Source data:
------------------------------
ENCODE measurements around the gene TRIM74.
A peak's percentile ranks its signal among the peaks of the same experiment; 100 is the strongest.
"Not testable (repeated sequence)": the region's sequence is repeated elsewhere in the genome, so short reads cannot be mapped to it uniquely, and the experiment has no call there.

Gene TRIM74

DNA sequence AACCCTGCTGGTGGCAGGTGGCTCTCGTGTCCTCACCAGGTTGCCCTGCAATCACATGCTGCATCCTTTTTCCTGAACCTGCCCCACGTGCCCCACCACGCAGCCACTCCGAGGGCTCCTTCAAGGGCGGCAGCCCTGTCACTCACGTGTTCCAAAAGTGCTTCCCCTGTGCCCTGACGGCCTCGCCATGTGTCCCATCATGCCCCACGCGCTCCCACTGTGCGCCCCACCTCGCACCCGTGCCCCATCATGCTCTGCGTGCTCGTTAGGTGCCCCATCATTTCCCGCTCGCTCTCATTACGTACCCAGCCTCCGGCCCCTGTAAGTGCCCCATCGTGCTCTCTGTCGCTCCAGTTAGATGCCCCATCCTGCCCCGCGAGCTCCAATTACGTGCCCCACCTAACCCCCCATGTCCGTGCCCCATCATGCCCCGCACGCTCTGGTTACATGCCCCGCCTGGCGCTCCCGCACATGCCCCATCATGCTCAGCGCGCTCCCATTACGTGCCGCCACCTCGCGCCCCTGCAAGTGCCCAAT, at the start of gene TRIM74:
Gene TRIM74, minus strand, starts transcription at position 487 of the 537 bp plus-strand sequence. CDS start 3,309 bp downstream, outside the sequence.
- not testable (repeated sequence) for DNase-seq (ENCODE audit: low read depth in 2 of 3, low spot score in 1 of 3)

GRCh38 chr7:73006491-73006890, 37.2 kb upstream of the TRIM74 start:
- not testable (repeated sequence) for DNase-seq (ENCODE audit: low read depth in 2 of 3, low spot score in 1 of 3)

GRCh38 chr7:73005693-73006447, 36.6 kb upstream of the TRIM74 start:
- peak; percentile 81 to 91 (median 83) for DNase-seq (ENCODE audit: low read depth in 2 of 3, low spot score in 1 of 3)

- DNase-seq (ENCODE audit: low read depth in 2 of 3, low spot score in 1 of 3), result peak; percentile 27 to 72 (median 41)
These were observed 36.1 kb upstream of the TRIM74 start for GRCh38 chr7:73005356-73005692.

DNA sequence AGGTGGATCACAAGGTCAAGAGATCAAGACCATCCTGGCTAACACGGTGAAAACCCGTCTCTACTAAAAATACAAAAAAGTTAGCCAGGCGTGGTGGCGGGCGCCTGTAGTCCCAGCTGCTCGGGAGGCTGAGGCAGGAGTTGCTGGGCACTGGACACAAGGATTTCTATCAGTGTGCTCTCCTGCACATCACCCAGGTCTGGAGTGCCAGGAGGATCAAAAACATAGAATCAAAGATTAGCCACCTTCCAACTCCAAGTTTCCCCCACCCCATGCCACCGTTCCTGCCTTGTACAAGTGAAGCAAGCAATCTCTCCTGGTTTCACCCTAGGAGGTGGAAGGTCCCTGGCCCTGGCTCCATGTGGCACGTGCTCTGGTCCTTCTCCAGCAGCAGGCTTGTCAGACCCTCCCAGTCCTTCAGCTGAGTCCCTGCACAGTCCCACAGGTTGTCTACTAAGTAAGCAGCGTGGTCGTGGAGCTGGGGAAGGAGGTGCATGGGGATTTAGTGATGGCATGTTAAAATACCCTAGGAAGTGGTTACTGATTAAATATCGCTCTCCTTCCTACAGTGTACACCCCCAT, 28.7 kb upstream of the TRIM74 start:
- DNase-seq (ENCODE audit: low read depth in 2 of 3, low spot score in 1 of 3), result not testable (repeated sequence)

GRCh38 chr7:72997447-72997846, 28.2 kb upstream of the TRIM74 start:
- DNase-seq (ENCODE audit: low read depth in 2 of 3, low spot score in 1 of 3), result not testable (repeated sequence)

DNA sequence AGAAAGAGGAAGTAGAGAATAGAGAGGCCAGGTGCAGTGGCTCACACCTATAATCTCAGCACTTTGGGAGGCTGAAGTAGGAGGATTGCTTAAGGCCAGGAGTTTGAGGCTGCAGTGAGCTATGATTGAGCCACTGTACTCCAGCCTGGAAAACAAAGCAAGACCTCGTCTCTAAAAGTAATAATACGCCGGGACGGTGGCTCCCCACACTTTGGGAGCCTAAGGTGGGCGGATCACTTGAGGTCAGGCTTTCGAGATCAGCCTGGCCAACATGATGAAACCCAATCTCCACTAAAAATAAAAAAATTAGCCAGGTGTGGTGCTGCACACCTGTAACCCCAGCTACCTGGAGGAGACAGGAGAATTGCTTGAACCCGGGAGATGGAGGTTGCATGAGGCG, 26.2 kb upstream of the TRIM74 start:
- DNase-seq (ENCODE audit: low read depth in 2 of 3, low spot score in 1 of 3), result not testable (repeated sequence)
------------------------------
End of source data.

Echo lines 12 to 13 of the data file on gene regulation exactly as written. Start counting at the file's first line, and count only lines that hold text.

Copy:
- DNase-seq (ENCODE audit: low read depth in 2 of 3, low spot score in 1 of 3), result peak; percentile 27 to 72 (median 41)
These were observed 36.1 kb upstream of the TRIM74 start for GRCh38 chr7:73005356-73005692.